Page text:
As the lever 22 is released and moved upwardly by springs 44 and 52, its extension 22a is pivoted clockwise so that its slot 54s engages pin 54 to move actuator 40 radially outwardly. As the actuator 40 moves outwardly, the cam faces 380 of the lower series 38 engage the cam faces 340 of the wheel 34 to provide a camming action which also urges the actuator 40 radially outwardly. The force of gravity may also contribute to the outward movement of the actuator 40.

As the actuator 40 is moved outwardly, the teeth of the wheel 34 move out of engagement with the lower or outer series 38 and into engagement with the teeth of the upper or inner series 36. The cam faces 34c and 360 provide automatic percent engagement of the teeth of wheel 34 and series 36.

As the lever 22 moves upwardly, the bottom of slot 48 engages pin 46, so that further upward movement of lever 22 results in simultaneous upward movement of actuator 40. The lever 22 and actuator 40 are returned to their normal positions as the teeth of the upper series 36 rotate the wheel 34 and the driven member 26 in the same direction in which they were driven by the lower series 38 as the lever 22 and actuator 40 moved downwardly.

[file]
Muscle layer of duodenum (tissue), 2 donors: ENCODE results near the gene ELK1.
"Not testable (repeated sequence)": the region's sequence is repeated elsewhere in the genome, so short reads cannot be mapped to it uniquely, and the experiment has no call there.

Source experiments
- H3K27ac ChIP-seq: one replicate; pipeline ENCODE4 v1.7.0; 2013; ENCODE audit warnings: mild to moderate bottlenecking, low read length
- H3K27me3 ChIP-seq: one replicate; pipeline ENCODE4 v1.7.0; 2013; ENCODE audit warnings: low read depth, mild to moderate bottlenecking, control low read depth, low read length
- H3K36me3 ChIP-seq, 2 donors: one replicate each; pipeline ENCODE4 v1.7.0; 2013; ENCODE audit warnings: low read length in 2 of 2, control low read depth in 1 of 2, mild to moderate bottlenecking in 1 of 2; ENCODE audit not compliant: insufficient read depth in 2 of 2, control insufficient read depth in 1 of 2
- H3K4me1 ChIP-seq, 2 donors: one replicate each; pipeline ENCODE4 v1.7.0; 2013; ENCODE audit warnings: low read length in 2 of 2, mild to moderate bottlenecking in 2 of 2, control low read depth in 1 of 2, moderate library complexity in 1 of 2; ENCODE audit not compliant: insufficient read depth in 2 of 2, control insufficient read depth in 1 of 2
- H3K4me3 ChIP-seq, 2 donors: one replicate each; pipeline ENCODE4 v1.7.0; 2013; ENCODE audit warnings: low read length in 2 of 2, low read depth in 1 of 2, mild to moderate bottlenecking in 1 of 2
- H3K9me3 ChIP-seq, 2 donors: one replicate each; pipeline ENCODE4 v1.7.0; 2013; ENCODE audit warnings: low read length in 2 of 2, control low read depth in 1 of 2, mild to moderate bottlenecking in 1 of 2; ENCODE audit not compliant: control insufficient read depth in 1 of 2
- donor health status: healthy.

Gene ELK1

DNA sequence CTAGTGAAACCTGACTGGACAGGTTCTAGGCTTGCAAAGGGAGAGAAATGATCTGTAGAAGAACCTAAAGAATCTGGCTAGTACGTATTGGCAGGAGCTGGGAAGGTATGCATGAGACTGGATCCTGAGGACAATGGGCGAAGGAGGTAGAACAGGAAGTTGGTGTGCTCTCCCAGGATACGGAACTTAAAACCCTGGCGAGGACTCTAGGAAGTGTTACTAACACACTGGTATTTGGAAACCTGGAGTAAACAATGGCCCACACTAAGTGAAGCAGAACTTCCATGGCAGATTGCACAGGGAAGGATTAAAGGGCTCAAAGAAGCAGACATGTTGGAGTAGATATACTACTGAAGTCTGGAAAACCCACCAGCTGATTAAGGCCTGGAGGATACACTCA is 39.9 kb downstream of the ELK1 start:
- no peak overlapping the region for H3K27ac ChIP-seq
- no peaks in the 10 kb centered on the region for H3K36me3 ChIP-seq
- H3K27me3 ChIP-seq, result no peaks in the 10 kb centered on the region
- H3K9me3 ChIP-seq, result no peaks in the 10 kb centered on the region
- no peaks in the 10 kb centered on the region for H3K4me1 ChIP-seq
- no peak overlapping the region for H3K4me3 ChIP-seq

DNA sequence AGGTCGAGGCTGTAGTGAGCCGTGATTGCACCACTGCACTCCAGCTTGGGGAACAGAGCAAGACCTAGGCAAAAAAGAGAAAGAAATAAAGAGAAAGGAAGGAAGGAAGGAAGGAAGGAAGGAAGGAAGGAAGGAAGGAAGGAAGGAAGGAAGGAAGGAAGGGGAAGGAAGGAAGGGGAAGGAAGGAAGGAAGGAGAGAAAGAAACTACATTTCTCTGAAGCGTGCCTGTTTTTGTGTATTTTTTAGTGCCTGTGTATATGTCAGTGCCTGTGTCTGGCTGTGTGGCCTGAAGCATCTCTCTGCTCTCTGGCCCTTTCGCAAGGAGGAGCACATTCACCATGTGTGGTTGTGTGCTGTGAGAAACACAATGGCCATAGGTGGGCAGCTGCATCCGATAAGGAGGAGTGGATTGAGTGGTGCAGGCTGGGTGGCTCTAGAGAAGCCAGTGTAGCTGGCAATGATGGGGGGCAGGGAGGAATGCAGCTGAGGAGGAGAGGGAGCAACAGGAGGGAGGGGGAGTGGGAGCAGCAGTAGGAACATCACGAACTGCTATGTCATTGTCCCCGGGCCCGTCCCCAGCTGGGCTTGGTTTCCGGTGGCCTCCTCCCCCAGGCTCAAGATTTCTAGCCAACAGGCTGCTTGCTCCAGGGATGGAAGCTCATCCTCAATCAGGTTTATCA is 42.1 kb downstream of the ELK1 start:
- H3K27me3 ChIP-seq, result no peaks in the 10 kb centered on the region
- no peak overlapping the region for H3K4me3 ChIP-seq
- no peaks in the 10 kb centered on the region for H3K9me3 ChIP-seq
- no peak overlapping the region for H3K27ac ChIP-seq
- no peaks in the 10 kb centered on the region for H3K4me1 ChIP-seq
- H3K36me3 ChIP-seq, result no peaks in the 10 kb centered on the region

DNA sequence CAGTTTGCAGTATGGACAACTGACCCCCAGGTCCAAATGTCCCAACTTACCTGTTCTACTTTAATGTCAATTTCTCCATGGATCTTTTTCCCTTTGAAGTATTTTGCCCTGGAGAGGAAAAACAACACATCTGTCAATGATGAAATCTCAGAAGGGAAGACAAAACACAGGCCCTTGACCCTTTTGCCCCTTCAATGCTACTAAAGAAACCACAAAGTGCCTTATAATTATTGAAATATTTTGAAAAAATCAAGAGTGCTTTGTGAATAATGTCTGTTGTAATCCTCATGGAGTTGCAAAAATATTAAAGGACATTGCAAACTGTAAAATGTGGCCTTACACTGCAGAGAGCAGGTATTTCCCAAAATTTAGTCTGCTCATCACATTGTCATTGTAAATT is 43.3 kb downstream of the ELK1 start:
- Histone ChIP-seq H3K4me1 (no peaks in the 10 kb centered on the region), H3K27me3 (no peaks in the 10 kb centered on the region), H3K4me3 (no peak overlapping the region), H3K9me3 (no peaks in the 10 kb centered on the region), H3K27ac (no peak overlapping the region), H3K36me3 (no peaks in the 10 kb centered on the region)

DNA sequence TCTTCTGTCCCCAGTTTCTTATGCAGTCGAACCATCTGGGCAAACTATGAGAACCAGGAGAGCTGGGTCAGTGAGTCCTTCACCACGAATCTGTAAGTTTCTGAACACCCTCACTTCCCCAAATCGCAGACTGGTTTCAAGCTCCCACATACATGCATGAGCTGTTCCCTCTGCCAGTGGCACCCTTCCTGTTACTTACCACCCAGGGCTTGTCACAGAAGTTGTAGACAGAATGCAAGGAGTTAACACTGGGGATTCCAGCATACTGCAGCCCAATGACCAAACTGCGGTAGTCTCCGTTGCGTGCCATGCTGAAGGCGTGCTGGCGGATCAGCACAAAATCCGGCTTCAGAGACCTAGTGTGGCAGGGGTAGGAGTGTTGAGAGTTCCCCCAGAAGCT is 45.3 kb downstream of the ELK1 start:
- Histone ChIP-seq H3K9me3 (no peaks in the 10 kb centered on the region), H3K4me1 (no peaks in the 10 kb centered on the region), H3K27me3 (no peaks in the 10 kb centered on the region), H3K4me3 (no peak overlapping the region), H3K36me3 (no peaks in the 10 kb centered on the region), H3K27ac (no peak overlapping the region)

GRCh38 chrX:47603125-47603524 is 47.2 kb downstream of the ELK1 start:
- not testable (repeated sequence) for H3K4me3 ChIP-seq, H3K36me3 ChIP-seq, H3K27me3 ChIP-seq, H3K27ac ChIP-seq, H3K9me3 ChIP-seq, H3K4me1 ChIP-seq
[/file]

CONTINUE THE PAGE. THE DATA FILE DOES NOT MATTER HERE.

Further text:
It should be noted that shifting of the teeth 36 and 38 with respect to the wheel 34 takes place completely automatically at both ends of the stroke. All that is required is for the lever 22 to be moved downwardly and then released, thereby providing double rotational movement of the wheel 34 in a single direction. The same shifting action takes place with partial strokes as well as full strokes.

If desired, the device may be made so that the wheel 34 is free to rotate or coast at either or both ends of the stroke. This may be achieved in the manner shown in FIG. 11 of the drawings, in which an enlarged area 34e at the end of the slot is toothless' and of sufficient size to permit the wheel 34a to move out of engagement with either set of teeth.

In dispensing paper towels, it is sometimes desirable to provide what is termed in the trade an anti-milking action. This requires some means to prevent the user from pulling an unlimited quantity of toweling from the dispenser; With the present invention, such anti-milking action is provided automatically with the structure shown and described if the teeth of the wheel 34 and the two opposed series 36 and 38 are spaced as shown in the drawings. This spacing of the teeth also insures that the teeth 36 and 38 will shift properly at all times.